The SEC's new bad actor rule, Rule 506(d), may cause some issuers to consider expanding the definition of "cause" in their employment agreements with executive officers. Because executive employment agreements typically reduce severance payments significantly in the case of "for cause" terminations, the definition of "cause" is often hotly negotiated.
While "cause" definitions often include conviction of a felony or a felony involving moral turpitude, I've never seen a definition of "cause" that includes all of the disqualification events in Rule 506(d). This can have real consequences for companies who may face the difficult choice of foregoing reliance on Rule 506 or terminating an executive officer without cause and making a large severance payment. This won't be a problem for just the small or closely held company. Large, SEC reporting companies also rely on Rule 506 in connection with Rule 144A and PIPE (Private Investment in Public Equity) offerings.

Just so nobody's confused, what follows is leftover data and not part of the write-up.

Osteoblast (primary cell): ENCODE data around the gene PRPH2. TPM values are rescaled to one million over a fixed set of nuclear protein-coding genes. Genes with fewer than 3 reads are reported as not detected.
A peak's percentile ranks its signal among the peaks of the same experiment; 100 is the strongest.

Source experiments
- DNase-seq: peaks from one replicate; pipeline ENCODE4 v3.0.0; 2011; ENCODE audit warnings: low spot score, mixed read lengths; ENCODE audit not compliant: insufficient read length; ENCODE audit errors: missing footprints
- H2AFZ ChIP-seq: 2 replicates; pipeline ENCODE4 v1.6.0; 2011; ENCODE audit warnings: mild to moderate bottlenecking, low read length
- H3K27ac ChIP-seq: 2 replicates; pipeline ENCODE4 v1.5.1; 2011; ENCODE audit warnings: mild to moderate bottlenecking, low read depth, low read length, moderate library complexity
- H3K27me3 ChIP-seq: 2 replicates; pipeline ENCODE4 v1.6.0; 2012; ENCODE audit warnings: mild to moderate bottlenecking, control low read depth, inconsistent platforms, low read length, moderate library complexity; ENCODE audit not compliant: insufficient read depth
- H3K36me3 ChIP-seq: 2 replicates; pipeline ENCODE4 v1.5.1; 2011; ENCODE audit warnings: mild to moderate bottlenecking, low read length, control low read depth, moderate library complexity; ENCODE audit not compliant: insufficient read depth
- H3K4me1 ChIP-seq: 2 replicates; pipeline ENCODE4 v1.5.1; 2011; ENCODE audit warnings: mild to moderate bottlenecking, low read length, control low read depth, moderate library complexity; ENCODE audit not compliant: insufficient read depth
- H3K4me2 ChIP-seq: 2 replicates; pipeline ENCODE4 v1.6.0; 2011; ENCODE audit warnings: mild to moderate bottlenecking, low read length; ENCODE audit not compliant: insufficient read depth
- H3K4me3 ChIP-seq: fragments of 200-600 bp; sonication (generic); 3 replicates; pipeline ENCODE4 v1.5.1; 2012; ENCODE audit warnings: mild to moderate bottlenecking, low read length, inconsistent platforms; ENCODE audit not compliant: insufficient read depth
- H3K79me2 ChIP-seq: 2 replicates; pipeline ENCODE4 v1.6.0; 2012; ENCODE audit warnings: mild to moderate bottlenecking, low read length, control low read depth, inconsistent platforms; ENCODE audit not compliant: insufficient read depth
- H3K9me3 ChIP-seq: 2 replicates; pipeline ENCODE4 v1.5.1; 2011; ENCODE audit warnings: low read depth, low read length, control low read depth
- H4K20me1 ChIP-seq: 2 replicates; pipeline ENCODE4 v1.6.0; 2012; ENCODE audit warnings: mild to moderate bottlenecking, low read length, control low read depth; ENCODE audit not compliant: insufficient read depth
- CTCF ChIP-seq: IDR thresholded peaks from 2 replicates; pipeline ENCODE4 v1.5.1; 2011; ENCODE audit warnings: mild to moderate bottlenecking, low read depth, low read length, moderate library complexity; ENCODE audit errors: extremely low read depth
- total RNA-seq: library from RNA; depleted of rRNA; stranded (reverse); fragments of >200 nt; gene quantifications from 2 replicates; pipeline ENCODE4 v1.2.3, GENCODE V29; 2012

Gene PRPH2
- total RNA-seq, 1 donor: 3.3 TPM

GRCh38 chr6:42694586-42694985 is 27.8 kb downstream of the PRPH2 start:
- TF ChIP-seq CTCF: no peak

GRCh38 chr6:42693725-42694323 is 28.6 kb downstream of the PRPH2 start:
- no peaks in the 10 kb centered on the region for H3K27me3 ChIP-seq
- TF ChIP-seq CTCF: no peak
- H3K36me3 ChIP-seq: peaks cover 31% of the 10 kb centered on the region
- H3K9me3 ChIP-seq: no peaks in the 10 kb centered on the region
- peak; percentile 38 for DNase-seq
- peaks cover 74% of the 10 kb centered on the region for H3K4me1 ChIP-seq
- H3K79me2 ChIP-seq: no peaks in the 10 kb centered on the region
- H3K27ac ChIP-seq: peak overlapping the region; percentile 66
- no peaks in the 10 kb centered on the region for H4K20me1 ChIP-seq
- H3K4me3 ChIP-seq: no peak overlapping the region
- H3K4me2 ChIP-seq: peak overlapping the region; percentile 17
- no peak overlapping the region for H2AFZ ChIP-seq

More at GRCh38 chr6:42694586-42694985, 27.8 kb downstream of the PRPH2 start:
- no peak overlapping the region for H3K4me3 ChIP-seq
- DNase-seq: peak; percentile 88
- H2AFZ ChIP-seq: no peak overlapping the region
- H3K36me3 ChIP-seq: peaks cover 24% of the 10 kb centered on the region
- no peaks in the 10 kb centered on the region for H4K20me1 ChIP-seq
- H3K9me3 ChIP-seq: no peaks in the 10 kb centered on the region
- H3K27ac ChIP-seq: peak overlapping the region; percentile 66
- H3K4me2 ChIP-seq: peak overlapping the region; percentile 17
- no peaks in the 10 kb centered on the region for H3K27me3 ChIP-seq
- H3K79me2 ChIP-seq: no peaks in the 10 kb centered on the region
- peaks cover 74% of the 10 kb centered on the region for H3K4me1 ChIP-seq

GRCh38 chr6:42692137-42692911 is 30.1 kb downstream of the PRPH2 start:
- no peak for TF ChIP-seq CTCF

Issuers may also want to take a look at the "cause" definitions in their equity compensation and other employee benefit plans. While awards and benefits under these plans are typically available to a wide range of employees, executive officers and other covered persons under Rule 506(d) will likely hold awards under these plans.
From the executive's perspective, broadening the definition of "cause" will make employment and compensation far more risky. Thus, they can be expected to resist more expansive definitions. Alternatively, they may insist on higher compensation to offset the increased uncertainty.